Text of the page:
Zion is not a dirty word

One For Israel Staff 

Feb 2, 2018

Great is the Lord, and most worthy of praise,
    in the city of our God, his holy mountain.

Beautiful in its loftiness,
    the joy of the whole earth,
like the heights of Zaphon is Mount Zion,
    the city of the Great King. (Psalm 48:1-2)


How did the word Zion become so sullied? The Psalms talk of Zion in glorious terms, but today it has a very different connotations. Many people who are angry with the state of Israel insist that they are not anti-Semitic, but that their gripe is with Zionism.

We are warned not to conflate Judaism with Zionism, and are assured that they are completely different. We are told that one can hate Zionism without being in any way anti-Semitic. Some even see Zionism on a par with Nazi ideology – violent, racist, bent on colonialism and an ever-expanding empire. However, this way of thinking is riddled with mistakes. Here are a few of them.

Judaism is not what you think it is

It is often said that wherever you have two Jewish people, you will have three different opinions. Certainly not all Jewish people adhere to the same “Judaism” as if it were a simple and singular thing. Broadly speaking, to be Jewish is a matter of birth more than belief. There are many atheist Jews, hippy Jews, Buddhist Jews, Messianic Jews who follow Yeshua, Jews who think the Messiah was from Brooklyn and Jews who think there is no Messiah.

There are kibbutznik Jews who prefer to leave God out of the picture, and others into New Age practices and even witchcraft, as well as religious Jews of all kinds and varieties – Orthodox and Reform, Ashkenazi and Sephardic, with beliefs, superstitions and cultures as diverse as the nations among whole they were scattered.

Some Jewish people in other countries couldn’t care less about the Promised Land, and may feel distinctly uncomfortable about the Middle East conflict. Some campaign on behalf of Palestinian rights, while others are love-blind in their passion for Israel, and see none of its shortcomings at all. Some Orthodox Jews think that the modern state of Israel is an abomination, while others are actively planning how to resurrect a third temple in the place of the Dome of the Rock mosque the minute it falls. And there are many shades in between all these extremes. So let’s bear that in mind, first and foremost.

People of the Book

However, there are a few things that unite Jewish people. First and foremost is their ancestry, and the God-ordained way that they became a people, starting with Abraham, Isaac and Jacob. Then there is Jewish tradition that has developed – Jewish wedding traditions, liturgy and prayers said at Jewish feasts, and so on. These are all pretty much across the board. And of course, there’s the Bible itself, their history book as a people.

We have so much archeological evidence now that points to the veracity of the Biblical accounts of Israel’s history that it is becoming harder and harder to dismiss it as a book of fairy tales. There really was a King David – we have found his house with verifying seals. Hebrew script has been found on many ancient items in the land right back to King David’s time, testifying to Jewish presence in Zion, the City of David, and the whole land of Israel. There really was a temple – many of the original stones are still there to be seen today. The Jews really did go to Babylon and come back – the original decree of King Cyrus permitting the Jews to return and rebuild Jerusalem can be viewed in the British Museum in London.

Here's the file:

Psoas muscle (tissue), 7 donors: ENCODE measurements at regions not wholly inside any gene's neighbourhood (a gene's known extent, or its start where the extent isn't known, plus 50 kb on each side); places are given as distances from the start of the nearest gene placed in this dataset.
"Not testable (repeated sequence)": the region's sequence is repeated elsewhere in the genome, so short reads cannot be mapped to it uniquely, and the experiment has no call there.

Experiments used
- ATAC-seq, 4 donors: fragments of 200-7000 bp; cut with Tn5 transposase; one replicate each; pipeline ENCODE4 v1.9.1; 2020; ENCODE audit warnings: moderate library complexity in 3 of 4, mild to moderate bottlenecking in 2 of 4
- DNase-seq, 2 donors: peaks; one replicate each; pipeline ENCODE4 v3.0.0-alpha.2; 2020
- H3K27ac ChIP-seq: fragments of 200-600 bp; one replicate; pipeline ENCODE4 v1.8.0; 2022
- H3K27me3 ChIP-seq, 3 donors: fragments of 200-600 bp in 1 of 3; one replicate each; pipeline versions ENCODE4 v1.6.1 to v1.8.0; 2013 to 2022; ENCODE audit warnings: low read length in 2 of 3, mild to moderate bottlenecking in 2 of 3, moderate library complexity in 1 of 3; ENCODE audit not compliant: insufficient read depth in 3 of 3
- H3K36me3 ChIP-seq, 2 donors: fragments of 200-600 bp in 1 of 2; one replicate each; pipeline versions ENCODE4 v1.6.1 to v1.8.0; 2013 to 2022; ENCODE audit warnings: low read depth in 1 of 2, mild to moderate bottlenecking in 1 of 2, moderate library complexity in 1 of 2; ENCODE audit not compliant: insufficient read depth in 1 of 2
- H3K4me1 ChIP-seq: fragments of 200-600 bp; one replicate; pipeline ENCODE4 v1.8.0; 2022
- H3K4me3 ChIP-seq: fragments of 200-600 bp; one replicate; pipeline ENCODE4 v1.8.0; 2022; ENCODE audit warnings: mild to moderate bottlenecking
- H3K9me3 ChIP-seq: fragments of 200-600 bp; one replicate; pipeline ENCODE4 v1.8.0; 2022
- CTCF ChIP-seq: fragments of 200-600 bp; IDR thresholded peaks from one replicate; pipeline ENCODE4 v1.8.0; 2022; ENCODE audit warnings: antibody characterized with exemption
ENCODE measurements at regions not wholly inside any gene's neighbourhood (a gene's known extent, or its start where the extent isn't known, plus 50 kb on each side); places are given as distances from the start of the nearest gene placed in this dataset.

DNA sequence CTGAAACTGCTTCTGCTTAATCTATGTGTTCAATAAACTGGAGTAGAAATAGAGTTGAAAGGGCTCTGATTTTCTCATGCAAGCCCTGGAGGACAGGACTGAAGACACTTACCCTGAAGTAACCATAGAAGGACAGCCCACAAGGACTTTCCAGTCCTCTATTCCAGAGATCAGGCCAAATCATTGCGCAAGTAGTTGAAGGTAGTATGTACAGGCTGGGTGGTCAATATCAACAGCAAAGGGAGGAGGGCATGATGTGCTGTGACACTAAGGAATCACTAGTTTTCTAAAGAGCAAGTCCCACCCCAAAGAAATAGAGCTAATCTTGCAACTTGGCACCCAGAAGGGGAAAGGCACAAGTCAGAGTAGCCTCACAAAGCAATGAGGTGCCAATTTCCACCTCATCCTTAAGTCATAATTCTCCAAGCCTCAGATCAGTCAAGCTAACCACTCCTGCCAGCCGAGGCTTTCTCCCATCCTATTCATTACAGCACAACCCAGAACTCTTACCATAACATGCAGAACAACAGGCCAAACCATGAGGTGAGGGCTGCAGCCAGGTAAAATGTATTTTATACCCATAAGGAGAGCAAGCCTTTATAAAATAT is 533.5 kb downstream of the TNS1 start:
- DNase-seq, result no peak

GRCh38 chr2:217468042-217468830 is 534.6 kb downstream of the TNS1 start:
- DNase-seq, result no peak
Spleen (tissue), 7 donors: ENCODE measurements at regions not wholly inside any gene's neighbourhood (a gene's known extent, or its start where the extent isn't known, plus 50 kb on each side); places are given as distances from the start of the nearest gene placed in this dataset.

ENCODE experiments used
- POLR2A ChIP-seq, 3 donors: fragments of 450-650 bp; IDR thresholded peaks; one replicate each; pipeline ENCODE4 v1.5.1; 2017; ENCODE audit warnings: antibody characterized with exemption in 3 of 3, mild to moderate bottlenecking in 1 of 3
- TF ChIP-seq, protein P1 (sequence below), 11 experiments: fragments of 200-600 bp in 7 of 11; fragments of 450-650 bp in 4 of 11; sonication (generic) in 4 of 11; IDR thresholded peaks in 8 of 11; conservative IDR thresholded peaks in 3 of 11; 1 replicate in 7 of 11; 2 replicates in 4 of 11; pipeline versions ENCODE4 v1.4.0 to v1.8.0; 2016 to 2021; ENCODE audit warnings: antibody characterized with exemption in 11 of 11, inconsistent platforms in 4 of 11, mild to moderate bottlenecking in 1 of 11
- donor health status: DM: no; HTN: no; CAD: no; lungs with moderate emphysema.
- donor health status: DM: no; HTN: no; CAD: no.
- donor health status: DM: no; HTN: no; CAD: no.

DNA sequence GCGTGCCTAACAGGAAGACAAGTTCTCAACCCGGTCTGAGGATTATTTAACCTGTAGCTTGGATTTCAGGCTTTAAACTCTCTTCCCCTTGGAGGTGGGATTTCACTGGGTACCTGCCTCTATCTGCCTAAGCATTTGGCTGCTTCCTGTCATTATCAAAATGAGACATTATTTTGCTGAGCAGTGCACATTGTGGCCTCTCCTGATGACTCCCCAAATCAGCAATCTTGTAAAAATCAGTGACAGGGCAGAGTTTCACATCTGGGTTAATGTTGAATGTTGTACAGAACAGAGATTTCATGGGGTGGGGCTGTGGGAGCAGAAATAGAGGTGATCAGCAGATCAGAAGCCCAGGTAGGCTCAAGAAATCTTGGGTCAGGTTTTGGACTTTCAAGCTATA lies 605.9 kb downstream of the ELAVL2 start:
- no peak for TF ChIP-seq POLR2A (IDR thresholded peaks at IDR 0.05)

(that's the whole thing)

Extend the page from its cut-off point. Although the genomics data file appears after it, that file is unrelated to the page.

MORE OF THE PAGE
The Bible is full not only of Jewish history, but also of promises, covenants – layer upon layer of them – that the Land of Israel was promised to them. Yes, there were punishing exiles, but Scripture is quite adamant that an eventual and permanent return of the Jews to the land would happen. Not because of Israel’s faithfulness, but because God is faithful to his promises.

If Jewish people consider Israel their homeland, it’s not just because of deals made by the powers that be in the early twentieth century – it’s a longstanding matter within Judaism and inscribed in the Jewish scriptures, in covenants made personally with all of their patriarchs; Abraham, with Isaac, with Jacob.

When Jewish people yearn for the Holy City and wish each year that their next Passover meal will be in Jerusalem, this is Judaism. This love of Zion, and belief that it is the home of the people of Israel is straight out of the Bible.

Colonial, racist and violent?

Conspiracy theorists concerned about a “Zionist takeover of the Middle East” can relax. There is no mandate in the Bible for land beyond the borders of Israel, and no evidence that the modern state of Israel has any desire for land in the surrounding area. Expansionist and world domination enterprises are more the domain of Islam than Judaism. Similarly, Israel is far more tolerant of different religions, backgrounds and lifestyles than most of her neighbors. It’s true that there is racism, as there is in every country, but minorities in the state of Israel are flourishing none the less.

Far from being colonial, as Rabbi Jonathan Sacks says, the reestablishment of Israel was actually anti-colonial, taking land back from the Turks after their 400 year long occupation and giving it to the original inhabitants – the people of Israel who have returned from all over the world. It was because of great persecution in Europe with the Holocaust, Eastern Europe with the pogroms and expulsions from the Arab world that Jewish people were forced to flee and find refuge in the land of their fathers. There has been much war and  violence, but Israel has been forced to fight for its very survival in a rough part of the world that does not want a Jewish state. Contrary to popular assumption, over half of the Jews in Israel have come from Middle Eastern backgrounds rather than Western countries, and they cannot go back.